As it turns out, I am very good at self-soothing. I never realized how much I use food and alcohol as a crutch for whatever in my life is bothering me. There’s a good chance that there are many of you out there who do the same without even realizing it. When you are living on a diet that consists ONLY of fresh foods, NO sugar, very little carbs, you are kind of stripped of those security blankets. It’s you and your thoughts and your emotions. No Friday night beer to “take the edge off;” no Saturday night pizza and cookies to “reward yourself for a hard week.” Food and fat are comforting, and when you don’t have them, you have to find other ways to self-soothe. It means that you have lots of time to think with a totally unclouded head, which can be productive, and it can be dangerous.
It was interesting to me that so many people were willing to tell me how “unhealthy” it seemed that I was taking on this challenge. In truth, I think I was truly the healthiest I’ve ever been (*up until about 3 weeks before the competition, at which point I think I just needed a little break…and maybe some fruit). It is alarming to me that the same people who didn’t support or attempt to understand this endeavor, are the same people who sat by and watched me gain 50 pounds. Where were the words of admonishment then? For a very short time, I let the words of the unsupportive people bother me. I quickly realized that they didn’t know what they were talking about and moved on.
Now that it’s long over and my tan has disappeared and the sharply defined muscles have faded away behind a comfy layer of fat, I can see how totally self-consumed I was for 12 weeks. I knew it when I was going through it, but now I can see that I let a lot of things fall to the wayside for a while. Relationships with family and friends were neglected and that makes me feel bad. I have vowed to take the time this summer to re-nurture these relationships.
My thoughts completely revolved around fitness and food for 3 months, and it’s been hard to restore balance. I am burnt out right now. I no longer feel like I HAVE to be at that 6 am spin class…I pat myself on the back for getting up and getting a run in each day. My eating has been bad and I am paying for it. I know that I will eventually return to a state of homeostasis, but right now, I’m in a weird place. I did so much research on how I could cut my body fat before the competition, and I did NO research on what to do AFTER the competition. Let me tell you ladies and gentlemen, I broke every golden rule of post-competition nutrition, and I gained 15 pounds in 3 days. Yep, it happened. Five of those pounds turned out to be water weight, so I dropped those pounds. But as it stands, I am currently 10 pounds heavier than I was on competition day. Mentally, this has been REALLY hard for me to wrap my head around. When I stand in front of the mirror, the body that I worked so hard for is gone. I promised myself that I would give myself a little time of not obsessing and just enjoying life, but it’s hard to go from weighing every morsel and thinking about food and exercise 24/7 to just being a normal human being. This has probably been the most negative side-effect from competing for me. I have worked really hard over the last few years to live a balanced lifestyle, but right now I seem to be tipped in the opposite direction. So, that’s my personal struggle right now. Just trying to re-gain the motivation to get back on track.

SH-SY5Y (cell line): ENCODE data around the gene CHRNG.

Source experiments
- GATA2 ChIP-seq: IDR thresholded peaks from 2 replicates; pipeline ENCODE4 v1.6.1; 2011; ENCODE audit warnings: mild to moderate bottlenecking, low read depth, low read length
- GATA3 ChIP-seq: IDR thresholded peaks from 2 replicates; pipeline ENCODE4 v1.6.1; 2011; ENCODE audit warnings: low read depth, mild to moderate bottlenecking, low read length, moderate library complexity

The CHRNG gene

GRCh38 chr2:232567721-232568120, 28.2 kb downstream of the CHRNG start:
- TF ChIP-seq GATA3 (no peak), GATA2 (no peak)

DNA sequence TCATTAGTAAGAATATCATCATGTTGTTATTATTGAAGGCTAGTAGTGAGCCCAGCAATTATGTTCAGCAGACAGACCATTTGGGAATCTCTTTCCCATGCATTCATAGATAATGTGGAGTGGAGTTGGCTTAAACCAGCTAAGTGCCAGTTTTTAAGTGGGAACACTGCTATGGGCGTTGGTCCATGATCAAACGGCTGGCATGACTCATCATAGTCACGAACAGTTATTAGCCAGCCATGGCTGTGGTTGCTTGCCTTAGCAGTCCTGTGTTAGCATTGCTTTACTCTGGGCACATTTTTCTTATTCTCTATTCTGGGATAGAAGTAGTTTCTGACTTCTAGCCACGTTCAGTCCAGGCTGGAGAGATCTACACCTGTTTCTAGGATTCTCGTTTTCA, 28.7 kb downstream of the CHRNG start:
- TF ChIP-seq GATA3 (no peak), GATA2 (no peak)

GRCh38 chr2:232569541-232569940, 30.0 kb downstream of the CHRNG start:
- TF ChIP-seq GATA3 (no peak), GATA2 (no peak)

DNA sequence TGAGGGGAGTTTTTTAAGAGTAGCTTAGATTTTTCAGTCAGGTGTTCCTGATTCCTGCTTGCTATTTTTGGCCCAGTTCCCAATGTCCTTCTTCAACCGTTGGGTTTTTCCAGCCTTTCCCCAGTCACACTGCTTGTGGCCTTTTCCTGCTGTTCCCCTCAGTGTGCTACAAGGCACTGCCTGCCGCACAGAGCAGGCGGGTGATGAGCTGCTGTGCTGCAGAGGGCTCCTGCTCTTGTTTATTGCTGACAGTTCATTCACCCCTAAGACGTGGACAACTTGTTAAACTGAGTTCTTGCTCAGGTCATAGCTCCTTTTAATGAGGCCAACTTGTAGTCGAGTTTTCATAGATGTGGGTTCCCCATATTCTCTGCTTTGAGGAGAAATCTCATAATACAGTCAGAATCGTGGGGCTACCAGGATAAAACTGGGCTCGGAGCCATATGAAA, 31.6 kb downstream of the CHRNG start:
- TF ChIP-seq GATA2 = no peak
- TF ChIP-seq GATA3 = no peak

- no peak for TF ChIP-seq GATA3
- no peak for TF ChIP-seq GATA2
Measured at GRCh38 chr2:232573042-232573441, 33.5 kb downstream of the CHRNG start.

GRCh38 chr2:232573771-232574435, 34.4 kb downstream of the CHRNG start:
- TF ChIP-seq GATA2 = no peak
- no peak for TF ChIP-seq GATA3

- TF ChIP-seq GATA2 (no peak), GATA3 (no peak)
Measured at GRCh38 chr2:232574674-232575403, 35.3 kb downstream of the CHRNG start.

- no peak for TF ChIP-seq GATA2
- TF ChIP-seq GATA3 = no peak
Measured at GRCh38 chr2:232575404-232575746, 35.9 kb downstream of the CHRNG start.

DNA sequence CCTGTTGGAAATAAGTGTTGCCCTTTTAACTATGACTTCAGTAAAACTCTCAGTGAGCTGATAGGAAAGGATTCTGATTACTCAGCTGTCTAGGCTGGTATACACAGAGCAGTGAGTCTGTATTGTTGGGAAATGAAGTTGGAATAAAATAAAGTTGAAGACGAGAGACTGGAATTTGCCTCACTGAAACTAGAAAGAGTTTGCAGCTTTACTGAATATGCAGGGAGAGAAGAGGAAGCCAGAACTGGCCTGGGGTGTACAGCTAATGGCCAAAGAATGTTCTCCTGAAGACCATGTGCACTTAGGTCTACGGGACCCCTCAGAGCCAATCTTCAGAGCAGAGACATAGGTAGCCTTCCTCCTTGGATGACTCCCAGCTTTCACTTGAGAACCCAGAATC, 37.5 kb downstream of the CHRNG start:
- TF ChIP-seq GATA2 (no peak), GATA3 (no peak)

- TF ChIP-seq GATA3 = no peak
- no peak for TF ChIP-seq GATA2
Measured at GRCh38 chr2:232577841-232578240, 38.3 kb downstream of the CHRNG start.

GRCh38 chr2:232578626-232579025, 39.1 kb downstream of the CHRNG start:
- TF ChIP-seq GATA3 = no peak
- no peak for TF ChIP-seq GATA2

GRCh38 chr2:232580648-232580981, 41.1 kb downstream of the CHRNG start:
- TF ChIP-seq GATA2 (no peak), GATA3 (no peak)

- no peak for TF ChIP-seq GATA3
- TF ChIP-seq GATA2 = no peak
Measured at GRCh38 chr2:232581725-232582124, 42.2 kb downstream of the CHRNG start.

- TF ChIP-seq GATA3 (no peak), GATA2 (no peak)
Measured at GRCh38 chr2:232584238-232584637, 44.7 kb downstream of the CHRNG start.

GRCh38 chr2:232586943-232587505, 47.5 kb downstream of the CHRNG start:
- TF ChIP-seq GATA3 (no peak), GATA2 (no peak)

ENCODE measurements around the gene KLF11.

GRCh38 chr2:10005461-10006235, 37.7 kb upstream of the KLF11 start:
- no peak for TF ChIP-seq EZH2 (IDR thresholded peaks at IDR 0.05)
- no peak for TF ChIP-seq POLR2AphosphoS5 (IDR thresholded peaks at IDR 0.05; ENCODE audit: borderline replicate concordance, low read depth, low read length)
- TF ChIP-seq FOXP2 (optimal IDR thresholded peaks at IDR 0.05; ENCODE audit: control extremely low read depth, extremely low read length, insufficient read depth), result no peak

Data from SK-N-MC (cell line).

If you are toying with the idea of doing a figure or fitness competition, DO IT. Don’t think too hard about it. Just do it. You will learn an infinite amount about nutrition, fitness, and most importantly, yourself.
In closing, I can’t thank all of enough for the outpouring of kind words and support that I received from you. There were many days that your words were the only thing that kept me going. I had no idea that I would ever receive so much support from the virtual community—it was astounding. Thank you, thank you, thank you.